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Students take pledge for a no phone zone
RUMFORD -- As part of the Keeping Students Safe program, police and school officials are asking students at Mountain Valley High School to sign a pledge to make their cars a no phone zome.
Many have signed the written document that states "I will do my part to put an end to distracted driving by pledging the safest driving behavior."
They were asked to select three options -- one not to text while driving; two is not to text and will use only handsfree calls is he/she needs to speak on the phone while driving; three is not to text or use his/her phone and if need to use the phone, to pull over to the side of the road.
In addition, he/she was asked to ask other drivers they know to do their part to end distracted driving, and pledge to make a difference.
From 7 a.m. on Thursday morning Police Chief Stacy Carter, Capt. Daniel Garbarini, Detective Sgt. James Bernard and Sgt. Tracey Higley and MVHS Principal Matt Gilbert conducted a surprise safety stop in the school parking lot. They greeted students driving in, armed with 150 candy bars, all with stickers with the message, "Good choices equal good consequences."
Sgt. Higley said the bad news was that they ran out of candy bars, but the good news was that it did not appear that any of them had been texting or using their cell phones and all were wearing their seatbelts.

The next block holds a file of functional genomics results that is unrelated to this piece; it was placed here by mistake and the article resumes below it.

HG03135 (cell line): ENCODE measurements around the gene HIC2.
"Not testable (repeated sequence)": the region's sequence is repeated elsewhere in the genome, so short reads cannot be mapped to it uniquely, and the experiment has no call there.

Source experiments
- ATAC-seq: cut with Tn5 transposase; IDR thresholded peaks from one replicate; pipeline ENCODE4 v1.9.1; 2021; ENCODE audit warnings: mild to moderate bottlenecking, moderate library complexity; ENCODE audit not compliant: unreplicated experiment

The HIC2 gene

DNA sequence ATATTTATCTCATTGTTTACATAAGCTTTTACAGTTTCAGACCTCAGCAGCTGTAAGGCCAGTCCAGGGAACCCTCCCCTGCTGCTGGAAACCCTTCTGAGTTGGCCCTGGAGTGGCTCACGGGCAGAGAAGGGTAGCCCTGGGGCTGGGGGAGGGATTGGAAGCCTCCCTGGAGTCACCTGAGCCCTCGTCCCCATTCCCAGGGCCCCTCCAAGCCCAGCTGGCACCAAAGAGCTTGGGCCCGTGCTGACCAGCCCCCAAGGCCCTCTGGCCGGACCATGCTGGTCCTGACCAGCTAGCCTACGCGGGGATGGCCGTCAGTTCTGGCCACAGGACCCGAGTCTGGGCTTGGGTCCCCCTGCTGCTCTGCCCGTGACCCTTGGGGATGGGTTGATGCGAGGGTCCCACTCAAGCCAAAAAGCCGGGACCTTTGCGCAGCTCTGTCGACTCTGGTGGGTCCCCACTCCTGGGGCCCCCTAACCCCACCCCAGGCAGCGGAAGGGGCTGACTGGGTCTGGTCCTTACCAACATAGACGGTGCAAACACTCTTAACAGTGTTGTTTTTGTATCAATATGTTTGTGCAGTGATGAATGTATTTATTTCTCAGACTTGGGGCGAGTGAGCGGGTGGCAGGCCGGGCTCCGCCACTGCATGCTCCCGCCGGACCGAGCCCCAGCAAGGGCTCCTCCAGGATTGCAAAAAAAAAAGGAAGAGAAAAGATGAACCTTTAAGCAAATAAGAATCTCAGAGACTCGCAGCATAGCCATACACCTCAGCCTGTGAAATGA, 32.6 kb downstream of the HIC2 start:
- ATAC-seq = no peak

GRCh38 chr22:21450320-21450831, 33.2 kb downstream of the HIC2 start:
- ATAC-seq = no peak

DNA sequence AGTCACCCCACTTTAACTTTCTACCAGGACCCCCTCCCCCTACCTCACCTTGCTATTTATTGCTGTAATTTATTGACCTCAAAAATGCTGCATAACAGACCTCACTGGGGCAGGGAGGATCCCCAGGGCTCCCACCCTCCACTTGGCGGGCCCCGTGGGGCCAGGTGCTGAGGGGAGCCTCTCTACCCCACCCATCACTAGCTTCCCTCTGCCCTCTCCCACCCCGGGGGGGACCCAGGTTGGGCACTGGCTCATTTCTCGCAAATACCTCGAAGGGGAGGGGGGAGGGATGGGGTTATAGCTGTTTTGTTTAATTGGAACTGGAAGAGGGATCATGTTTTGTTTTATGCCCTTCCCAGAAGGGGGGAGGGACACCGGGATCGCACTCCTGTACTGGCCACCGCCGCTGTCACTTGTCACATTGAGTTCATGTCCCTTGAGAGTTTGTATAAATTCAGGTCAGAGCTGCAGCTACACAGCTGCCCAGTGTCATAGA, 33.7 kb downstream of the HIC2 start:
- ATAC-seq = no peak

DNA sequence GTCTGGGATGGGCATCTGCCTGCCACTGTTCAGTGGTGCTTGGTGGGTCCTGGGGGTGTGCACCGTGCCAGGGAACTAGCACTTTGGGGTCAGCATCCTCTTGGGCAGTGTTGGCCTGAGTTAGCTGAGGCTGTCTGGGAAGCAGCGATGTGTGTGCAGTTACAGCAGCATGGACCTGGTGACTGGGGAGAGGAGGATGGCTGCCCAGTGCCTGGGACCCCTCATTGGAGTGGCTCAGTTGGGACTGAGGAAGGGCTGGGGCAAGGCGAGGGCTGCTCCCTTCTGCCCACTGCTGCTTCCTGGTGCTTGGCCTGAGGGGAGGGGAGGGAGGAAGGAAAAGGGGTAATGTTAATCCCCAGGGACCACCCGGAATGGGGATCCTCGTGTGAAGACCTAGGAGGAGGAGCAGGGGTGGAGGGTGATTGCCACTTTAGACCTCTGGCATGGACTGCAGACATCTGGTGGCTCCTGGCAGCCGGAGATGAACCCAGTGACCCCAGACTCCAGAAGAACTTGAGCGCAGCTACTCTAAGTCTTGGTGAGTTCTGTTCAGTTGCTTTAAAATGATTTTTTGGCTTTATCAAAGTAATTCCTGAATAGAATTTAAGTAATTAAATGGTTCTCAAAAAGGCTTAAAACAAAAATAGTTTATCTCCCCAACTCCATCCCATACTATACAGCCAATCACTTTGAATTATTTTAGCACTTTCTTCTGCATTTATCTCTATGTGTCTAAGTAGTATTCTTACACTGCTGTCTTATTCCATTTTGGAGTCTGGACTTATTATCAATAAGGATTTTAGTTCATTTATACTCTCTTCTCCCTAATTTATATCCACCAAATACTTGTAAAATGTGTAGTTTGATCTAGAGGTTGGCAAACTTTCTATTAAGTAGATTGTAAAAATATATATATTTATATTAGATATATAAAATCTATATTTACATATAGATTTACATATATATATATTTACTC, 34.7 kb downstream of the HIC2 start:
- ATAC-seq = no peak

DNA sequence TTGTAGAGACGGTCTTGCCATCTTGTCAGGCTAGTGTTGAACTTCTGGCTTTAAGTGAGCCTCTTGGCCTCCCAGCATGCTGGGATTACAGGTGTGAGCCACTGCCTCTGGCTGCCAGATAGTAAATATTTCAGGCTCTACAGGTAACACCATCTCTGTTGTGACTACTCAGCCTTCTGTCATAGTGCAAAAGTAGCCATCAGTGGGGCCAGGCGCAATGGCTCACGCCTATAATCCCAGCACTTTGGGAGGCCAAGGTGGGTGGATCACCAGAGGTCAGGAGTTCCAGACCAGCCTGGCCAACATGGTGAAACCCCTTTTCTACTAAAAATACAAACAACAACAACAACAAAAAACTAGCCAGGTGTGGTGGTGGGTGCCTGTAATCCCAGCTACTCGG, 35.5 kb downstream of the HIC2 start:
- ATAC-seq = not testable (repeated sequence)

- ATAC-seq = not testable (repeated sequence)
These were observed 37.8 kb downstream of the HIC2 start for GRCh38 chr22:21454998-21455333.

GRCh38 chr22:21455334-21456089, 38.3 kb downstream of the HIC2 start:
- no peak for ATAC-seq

A day earlier, students were given another lesson by trying the seat belt convincer, thanks to Phil Tarr from Mid-Coast Emergency Management.
"Five miles per hour doesn't sound like much. Then try multiplying it," said Higley, who told the juniors and seniors looking on, "Being a distracted driver, texting and driving or drinking and driving, can cost someone their life."
Through programs like Click It or Ticket, Higley said they have done enforcement for years. But they've also done the education. "I know we've made some impacts in the past. They remember what you say...It's something we do because it can make a difference."
On Monday, the Keep Students Safe program had a totaled car from an operating-under-the-influence accident in the MVHS student parking lot to reinforce the program's message about what can happen when drunken or drugged drivers get behind the wheel and drive.
Today, Higley said he and a lawyer from Joe Bornstein's office in Lewiston will talk to students about current Maine laws that will affect them.
The program concludes with a bonfire and barbecue on May 30, after which participating students will be taken to Old Orchard Beach for fun and games.
McKenzie Paterson shuts her eyes for the 5 miles per hour crash that she knows is coming. Mtn. Valley High School students tried the seat belt convincer last Wednesday as part of the ongoing lesson from the Rumford Police Department and the school. (Times photo by Bruce Farrin)